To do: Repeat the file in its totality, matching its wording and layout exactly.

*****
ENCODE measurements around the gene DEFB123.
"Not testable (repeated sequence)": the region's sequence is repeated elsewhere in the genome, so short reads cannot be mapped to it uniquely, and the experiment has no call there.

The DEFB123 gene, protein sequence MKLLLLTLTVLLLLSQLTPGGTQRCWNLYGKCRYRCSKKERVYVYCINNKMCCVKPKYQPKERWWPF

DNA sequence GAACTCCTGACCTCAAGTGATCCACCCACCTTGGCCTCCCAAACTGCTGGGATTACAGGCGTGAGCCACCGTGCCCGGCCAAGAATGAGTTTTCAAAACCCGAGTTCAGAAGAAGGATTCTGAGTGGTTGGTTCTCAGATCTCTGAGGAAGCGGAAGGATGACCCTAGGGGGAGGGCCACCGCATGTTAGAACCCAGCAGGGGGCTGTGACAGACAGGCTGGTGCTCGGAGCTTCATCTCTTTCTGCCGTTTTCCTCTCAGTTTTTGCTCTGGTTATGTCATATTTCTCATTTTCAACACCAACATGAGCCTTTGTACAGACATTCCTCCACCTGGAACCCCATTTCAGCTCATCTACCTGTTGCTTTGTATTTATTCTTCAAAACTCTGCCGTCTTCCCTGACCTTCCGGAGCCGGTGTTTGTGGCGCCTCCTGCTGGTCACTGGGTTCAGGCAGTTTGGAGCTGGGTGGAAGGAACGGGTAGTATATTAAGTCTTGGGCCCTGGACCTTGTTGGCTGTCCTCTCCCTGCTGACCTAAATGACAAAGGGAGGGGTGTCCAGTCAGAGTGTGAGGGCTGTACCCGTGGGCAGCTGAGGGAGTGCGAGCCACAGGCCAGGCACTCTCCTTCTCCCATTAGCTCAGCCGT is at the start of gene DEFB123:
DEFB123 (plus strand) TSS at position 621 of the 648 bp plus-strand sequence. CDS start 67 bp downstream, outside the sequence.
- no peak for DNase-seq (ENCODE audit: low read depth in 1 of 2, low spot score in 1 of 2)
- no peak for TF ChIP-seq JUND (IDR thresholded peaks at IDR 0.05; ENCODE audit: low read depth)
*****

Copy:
ENCODE measurements around the gene DEFB123.
"Not testable (repeated sequence)": the region's sequence is repeated elsewhere in the genome, so short reads cannot be mapped to it uniquely, and the experiment has no call there.

The DEFB123 gene, protein sequence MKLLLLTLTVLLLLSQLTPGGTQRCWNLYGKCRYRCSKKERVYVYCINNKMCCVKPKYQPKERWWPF

DNA sequence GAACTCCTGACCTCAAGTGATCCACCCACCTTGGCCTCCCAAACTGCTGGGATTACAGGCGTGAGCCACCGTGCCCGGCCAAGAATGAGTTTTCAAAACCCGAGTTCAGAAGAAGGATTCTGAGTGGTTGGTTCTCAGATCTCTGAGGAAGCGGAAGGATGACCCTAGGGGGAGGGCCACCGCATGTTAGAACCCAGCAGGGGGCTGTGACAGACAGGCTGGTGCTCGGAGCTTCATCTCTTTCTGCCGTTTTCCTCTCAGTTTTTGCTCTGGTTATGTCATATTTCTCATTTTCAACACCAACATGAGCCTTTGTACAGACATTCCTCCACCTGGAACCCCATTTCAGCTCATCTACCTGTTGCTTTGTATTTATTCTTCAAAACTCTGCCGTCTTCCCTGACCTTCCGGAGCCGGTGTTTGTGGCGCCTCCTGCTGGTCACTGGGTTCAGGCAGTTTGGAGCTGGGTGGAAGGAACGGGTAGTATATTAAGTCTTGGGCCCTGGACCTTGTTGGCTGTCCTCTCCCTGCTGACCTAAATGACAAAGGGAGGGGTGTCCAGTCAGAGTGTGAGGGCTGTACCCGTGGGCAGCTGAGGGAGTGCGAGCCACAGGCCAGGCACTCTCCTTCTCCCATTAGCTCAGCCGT is at the start of gene DEFB123:
DEFB123 (plus strand) TSS at position 621 of the 648 bp plus-strand sequence. CDS start 67 bp downstream, outside the sequence.
- no peak for DNase-seq (ENCODE audit: low read depth in 1 of 2, low spot score in 1 of 2)
- no peak for TF ChIP-seq JUND (IDR thresholded peaks at IDR 0.05; ENCODE audit: low read depth)